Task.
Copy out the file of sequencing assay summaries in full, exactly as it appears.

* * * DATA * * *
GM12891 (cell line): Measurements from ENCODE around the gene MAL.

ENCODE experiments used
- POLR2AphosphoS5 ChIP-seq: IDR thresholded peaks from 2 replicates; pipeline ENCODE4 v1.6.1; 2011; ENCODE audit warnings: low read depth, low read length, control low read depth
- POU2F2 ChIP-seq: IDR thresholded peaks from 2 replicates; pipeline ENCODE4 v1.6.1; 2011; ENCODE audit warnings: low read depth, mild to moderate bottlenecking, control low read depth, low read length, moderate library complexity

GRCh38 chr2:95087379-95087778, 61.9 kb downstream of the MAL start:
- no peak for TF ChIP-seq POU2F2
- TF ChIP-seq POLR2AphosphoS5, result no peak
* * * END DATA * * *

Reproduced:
GM12891 (cell line): Measurements from ENCODE around the gene MAL.

ENCODE experiments used
- POLR2AphosphoS5 ChIP-seq: IDR thresholded peaks from 2 replicates; pipeline ENCODE4 v1.6.1; 2011; ENCODE audit warnings: low read depth, low read length, control low read depth
- POU2F2 ChIP-seq: IDR thresholded peaks from 2 replicates; pipeline ENCODE4 v1.6.1; 2011; ENCODE audit warnings: low read depth, mild to moderate bottlenecking, control low read depth, low read length, moderate library complexity

GRCh38 chr2:95087379-95087778, 61.9 kb downstream of the MAL start:
- no peak for TF ChIP-seq POU2F2
- TF ChIP-seq POLR2AphosphoS5, result no peak